Jump to content

  • Log in with Facebook Log in with Twitter Log in with Windows Live Log In with Google      Sign In   
  • Create Account

Submit your paper to J Biol Methods today!
Photo
- - - - -

Capillary electrophoresis separation

mutation

  • Please log in to reply
2 replies to this topic

#1 Raygoza

Raygoza

    Enthusiast

  • Active Members
  • PipPipPipPipPip
  • 38 posts
0
Neutral

Posted 01 January 2015 - 02:56 AM

Hi, our lab has a problem which studies the properties of DNA polymerases, and we are trying to identify an extremely rare mutation (deletion/insertion) that current sequencing technologies cannot detect with accuracy (i.e. the error is higher than the signal we're looking for) so i was wondering if we could use separation by capillary electrophoresis. Here's my rationale, capillary electrophoresis is used in sanger sequencing and thus is able to separate molecules that are 1 bp longer or shorter than each other, however, sanger sequencing is not an option for us give the huge cost that would involve. I'm looking to see if a service where capillary electrophoresis is detached from sanger sequencing and can work for us as an alternative for running a gel and for sequencing.

 

 

Thanks


Edited by Raygoza, 01 January 2015 - 02:57 AM.


#2 Trof

Trof

    Brain on a stick

  • Global Moderators
  • PipPipPipPipPipPipPipPipPipPip
  • 1,299 posts
123
Excellent

Posted 02 January 2015 - 06:34 AM

PCR forum is not exactly the right one, I move it.

 

Yes, indeed capillary electrophoresis is used commonly for distinguising indels in the sequence, as small as one base, with fragmentation analysis protocols. Every sequencer should be able to do that, though it needs size standard, and sometimes different kind of polymer is better, some polymer types can be used for both.

The sequence detection systems are just universally running capillary electrophoresis, with any specified program, ask your sequencing company if the they can do fragmentation as well. Every "sequencer" is capable of doing it, but they may not offer it, but it's not a rarity.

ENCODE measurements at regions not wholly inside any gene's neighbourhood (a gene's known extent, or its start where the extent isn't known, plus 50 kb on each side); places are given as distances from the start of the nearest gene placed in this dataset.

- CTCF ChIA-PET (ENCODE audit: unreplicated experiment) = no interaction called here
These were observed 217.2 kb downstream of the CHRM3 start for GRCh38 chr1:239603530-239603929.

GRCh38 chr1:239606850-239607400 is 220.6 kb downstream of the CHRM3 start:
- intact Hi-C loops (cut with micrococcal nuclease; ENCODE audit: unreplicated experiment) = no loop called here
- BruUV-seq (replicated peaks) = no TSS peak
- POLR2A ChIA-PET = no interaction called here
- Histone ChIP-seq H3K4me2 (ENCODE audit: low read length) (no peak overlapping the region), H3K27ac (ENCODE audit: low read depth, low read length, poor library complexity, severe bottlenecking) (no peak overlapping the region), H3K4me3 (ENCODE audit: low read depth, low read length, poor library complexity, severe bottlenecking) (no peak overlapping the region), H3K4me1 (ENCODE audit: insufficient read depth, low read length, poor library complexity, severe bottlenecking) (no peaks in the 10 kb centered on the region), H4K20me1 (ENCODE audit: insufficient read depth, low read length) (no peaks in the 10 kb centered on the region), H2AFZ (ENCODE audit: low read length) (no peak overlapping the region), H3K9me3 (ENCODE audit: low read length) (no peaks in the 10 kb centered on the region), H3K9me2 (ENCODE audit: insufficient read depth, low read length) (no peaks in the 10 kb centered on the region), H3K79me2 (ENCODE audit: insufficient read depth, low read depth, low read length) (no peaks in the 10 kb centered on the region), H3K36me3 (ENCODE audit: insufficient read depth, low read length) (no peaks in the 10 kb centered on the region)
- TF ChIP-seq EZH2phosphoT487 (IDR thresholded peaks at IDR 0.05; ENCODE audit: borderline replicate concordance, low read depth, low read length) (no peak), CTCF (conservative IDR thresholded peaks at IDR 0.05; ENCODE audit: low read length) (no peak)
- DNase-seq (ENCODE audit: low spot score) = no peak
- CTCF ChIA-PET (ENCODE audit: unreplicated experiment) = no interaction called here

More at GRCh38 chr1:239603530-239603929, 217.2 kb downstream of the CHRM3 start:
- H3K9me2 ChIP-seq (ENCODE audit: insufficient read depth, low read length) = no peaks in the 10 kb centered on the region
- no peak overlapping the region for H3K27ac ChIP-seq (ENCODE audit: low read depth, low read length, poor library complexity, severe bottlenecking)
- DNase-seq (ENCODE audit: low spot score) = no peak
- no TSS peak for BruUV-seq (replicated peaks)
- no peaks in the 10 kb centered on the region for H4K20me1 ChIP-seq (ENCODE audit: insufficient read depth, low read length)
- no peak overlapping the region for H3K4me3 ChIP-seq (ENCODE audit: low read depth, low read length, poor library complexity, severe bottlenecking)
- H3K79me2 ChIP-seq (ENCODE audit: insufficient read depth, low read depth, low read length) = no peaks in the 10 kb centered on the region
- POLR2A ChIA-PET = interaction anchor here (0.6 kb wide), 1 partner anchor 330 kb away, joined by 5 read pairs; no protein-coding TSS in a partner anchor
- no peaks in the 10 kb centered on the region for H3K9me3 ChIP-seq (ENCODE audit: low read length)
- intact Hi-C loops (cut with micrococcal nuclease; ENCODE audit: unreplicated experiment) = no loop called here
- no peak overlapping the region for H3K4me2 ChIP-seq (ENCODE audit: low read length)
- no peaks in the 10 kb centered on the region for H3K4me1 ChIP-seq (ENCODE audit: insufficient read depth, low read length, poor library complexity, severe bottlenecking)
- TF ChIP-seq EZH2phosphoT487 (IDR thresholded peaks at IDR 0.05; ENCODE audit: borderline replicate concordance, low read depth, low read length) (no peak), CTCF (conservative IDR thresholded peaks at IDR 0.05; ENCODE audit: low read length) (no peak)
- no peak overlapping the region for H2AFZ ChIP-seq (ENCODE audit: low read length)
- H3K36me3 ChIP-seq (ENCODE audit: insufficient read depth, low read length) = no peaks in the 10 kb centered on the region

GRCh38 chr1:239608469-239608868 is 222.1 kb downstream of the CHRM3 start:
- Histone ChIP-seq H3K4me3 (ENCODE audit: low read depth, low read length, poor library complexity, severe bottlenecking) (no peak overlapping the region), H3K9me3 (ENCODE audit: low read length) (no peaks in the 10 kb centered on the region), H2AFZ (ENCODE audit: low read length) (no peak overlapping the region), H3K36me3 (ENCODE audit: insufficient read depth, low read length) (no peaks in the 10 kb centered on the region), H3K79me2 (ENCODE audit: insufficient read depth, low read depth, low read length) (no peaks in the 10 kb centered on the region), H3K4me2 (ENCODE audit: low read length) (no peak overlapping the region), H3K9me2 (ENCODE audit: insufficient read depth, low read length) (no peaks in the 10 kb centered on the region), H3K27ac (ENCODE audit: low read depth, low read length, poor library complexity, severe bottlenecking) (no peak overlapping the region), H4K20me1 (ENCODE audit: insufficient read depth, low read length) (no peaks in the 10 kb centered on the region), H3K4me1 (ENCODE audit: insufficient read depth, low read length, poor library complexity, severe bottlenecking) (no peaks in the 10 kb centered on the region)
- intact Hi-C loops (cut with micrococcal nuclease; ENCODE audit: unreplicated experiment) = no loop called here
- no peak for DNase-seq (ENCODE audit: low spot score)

What you need is a a set of primers amplifing your sequence, one of them fluorescent tagged, usualy FAM, compatible with the fragmentation standard they use (standards use a different dye). Use a proofreading polymerase. 

 

However, sensitivity of fragmentation analysis is a bit higher than Sanger sequencing (which is comonly around 10 %), but not when the mutation is extremely rare in the sequence.

 

I don't know what kind of tissue/cell type you are using that you get a very rare portion of a mutation, but in cancer tissues it may be so rare that is missed by fragmentation as well. But if you are searching for a known mutated sequence, designing allele-specific PCR is the most sensitive way of detection. Depends on how rare you expect it to be.

 

Fragmentation analysis is ideal solution for for detection of indels of different size, that are underrepresented in the DNA/cDNA.


Our country has a serious deficiency in lighthouses. I assume the main reason is that we have no sea.

I never trust anything that can't be doubted.

'Normal' is a dryer setting. - Elizabeth Moon


#3 mdfenko

mdfenko

    an elder

  • Active Members
  • PipPipPipPipPipPipPipPipPipPip
  • 3,020 posts
163
Excellent

Posted 02 January 2015 - 09:00 PM

do you have access to a capillary electrophoresis unit?

 

beckman-coulter has a kit for theirs for separating nucleic acids.

 

as trof said, sanger sequencing capillary electrophoresis units are also used for fragment analysis.


talent does what it can
genius does what it must
i do what i get paid to do





Home - About - Terms of Service - Privacy - Contact Us

©1999-2013 Protocol Online, All rights reserved.